# Genome Sequencing Highlights Genes Under Selection and the Dynamic Early History of Dogs

Genome Sequencing Highlights Genes Under Selection and the Dynamic Early History of Dogs
Adam H. Freedman, Rena M. Schweizer, Ilan Gronau, Eunjung Han, Diego Ortega-Del Vecchyo, Pedro M. Silva, Marco Galaverni, Zhenxin Fan, Peter Marx, Belen Lorente-Galdos, Holly Beale, Oscar Ramirez, Farhad Hormozdiari, Can Alkan, Carles Vilà, Kevin Squire, Eli Geffen, Josip Kusak, Adam R. Boyko, Heidi G. Parker, Clarence Lee, Vasisht Tadigotla, Adam Siepel, Carlos D. Bustamante, Timothy T. Harkins, Stanley F. Nelson, Elaine A. Ostrander, Tomas Marques-Bonet, Robert K. Wayne, John Novembre
(Submitted on 31 May 2013)

To identify genetic changes underlying dog domestication and reconstruct their early evolutionary history, we analyzed novel high-quality genome sequences of three gray wolves, one from each of three putative centers of dog domestication, two ancient dog lineages (Basenji and Dingo) and a golden jackal as an outgroup. We find dogs and wolves diverged through a dynamic process involving population bottlenecks in both lineages and post-divergence gene flow, which confounds previous inferences of dog origins. In dogs, the domestication bottleneck was severe involving a 17 to 49-fold reduction in population size, a much stronger bottleneck than estimated previously from less intensive sequencing efforts. A sharp bottleneck in wolves occurred soon after their divergence from dogs, implying that the pool of diversity from which dogs arose was far larger than represented by modern wolf populations. Conditional on mutation rate, we narrow the plausible range for the date of initial dog domestication to an interval from 11 to 16 thousand years ago. This period predates the rise of agriculture, implying that the earliest dogs arose alongside hunter-gathers rather than agriculturists. Regarding the geographic origin of dogs, we find that surprisingly, none of the extant wolf lineages from putative domestication centers are more closely related to dogs, and the sampled wolves instead form a sister monophyletic clade. This result, in combination with our finding of dog-wolf admixture during the process of domestication, suggests a re-evaluation of past hypotheses of dog origin is necessary. Finally, we also detect signatures of selection, including evidence for selection on genes implicated in morphology, metabolism, and neural development. Uniquely, we find support for selective sweeps at regulatory sites suggesting gene regulatory changes played a critical role in dog domestication.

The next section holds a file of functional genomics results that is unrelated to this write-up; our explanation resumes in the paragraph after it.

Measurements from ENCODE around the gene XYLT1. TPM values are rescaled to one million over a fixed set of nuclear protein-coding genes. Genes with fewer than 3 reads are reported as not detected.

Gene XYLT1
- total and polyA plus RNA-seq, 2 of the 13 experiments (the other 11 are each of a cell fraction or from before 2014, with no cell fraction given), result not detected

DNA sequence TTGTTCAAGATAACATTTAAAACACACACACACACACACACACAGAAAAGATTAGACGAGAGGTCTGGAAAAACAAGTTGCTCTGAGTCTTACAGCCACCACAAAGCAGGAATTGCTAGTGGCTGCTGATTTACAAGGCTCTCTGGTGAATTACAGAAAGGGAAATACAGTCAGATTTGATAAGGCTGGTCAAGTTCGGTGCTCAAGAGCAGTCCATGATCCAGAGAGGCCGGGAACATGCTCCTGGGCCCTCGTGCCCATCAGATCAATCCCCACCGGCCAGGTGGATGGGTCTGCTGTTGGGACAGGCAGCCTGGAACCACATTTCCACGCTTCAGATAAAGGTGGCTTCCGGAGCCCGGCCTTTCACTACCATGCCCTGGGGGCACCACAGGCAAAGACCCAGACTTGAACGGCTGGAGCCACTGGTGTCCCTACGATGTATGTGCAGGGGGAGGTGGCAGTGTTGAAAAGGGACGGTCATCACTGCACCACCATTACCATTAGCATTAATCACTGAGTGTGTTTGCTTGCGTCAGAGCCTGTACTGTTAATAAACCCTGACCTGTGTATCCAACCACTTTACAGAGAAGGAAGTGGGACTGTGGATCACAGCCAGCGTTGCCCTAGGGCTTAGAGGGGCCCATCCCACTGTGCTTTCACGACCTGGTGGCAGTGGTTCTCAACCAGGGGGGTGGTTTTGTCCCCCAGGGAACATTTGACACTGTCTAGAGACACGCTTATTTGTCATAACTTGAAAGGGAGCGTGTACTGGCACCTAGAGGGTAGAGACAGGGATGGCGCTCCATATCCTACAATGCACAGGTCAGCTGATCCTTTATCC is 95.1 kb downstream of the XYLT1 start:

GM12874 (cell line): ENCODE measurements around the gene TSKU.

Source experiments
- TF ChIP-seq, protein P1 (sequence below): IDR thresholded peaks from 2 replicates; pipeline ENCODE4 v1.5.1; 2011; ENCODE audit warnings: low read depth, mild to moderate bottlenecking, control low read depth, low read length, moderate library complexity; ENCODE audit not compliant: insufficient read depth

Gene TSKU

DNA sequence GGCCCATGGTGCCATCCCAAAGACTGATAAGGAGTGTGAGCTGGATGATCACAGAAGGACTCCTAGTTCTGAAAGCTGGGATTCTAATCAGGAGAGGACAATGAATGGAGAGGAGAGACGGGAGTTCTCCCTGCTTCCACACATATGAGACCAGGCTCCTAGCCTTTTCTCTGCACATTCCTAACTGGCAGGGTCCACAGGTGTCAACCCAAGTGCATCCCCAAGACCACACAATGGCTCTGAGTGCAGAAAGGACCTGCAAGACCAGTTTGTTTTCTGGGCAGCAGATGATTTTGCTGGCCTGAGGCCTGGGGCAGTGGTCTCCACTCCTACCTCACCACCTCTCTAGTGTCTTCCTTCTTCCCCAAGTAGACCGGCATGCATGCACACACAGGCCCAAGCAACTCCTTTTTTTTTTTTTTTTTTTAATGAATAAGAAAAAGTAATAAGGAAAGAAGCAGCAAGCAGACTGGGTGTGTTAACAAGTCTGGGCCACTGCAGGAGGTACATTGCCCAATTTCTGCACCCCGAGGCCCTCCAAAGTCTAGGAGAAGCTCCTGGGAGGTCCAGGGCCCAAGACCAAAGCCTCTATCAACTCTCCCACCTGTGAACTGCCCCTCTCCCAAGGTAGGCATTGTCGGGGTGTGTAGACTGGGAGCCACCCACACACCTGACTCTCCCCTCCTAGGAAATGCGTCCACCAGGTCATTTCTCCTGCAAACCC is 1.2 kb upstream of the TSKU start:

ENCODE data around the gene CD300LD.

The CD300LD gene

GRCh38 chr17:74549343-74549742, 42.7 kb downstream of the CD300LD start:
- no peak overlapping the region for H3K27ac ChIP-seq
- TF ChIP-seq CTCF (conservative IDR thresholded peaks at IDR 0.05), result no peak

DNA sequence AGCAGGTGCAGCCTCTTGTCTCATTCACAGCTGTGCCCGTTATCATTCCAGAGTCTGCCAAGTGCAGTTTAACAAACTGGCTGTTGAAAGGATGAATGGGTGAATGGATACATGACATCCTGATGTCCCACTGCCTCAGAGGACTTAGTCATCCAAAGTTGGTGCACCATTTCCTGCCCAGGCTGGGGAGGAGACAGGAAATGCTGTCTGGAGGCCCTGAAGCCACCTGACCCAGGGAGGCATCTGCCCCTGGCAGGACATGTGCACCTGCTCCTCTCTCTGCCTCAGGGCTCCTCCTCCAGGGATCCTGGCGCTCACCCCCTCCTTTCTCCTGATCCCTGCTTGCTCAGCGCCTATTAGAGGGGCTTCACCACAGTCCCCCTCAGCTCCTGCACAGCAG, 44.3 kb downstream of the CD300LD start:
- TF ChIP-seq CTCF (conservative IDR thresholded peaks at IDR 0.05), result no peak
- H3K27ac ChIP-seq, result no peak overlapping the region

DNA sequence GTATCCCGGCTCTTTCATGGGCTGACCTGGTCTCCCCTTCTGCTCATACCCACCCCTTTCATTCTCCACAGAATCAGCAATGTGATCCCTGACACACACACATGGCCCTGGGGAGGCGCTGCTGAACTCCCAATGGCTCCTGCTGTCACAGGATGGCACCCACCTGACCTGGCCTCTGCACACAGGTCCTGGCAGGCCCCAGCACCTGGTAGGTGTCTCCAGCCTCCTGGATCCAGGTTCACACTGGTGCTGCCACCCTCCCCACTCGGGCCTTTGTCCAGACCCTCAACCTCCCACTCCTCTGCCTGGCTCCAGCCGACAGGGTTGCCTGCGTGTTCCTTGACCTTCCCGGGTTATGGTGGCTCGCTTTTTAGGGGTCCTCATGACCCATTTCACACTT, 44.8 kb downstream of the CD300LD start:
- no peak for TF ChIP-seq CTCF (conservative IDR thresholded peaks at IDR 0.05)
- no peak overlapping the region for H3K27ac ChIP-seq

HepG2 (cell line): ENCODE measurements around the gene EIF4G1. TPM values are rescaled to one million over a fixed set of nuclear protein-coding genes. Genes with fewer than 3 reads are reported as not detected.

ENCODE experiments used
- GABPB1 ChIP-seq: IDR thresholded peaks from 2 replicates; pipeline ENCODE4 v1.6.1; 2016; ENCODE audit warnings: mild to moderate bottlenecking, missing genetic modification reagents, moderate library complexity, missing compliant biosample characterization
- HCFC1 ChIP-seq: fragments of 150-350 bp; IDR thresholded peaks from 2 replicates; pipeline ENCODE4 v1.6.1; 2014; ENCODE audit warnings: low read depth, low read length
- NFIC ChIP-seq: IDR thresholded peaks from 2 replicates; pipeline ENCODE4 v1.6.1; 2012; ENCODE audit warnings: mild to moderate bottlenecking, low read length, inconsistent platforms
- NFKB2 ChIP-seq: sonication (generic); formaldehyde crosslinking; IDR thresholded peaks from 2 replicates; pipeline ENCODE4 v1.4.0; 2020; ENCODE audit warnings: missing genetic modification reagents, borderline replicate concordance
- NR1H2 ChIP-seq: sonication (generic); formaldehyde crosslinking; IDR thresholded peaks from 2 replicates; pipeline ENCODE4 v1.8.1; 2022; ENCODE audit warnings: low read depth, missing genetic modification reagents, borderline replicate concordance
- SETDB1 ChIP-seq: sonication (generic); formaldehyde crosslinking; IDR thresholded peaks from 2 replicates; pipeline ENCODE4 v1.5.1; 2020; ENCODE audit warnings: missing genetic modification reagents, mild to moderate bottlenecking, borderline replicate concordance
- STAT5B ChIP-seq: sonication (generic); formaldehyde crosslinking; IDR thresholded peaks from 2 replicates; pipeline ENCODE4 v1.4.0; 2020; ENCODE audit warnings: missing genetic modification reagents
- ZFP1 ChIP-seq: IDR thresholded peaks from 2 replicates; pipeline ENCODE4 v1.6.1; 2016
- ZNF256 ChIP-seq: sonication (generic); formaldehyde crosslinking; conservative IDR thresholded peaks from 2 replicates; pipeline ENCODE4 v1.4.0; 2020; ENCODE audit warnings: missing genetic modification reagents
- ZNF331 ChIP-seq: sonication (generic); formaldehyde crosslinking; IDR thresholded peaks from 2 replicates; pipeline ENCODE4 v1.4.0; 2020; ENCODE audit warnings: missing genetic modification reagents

## 15 thoughts on “Genome Sequencing Highlights Genes Under Selection and the Dynamic Early History of Dogs”

1. The Supporting Information file is not currently available on arXiv. For now, you can access it via the following link: https://www.dropbox.com/s/2yoytspv1iods7s/Freedman_etal_SupportingInfo_arxiv.pdf

We’ve also made a few minor edits to the SI sections referred to in the manuscript. So, if you’ve downloaded the manuscript already, best to do so again to avoid confusion. Thanks, Adam Freedman

2. Really fun paper, glad to see it on the arXiv. A couple small comments: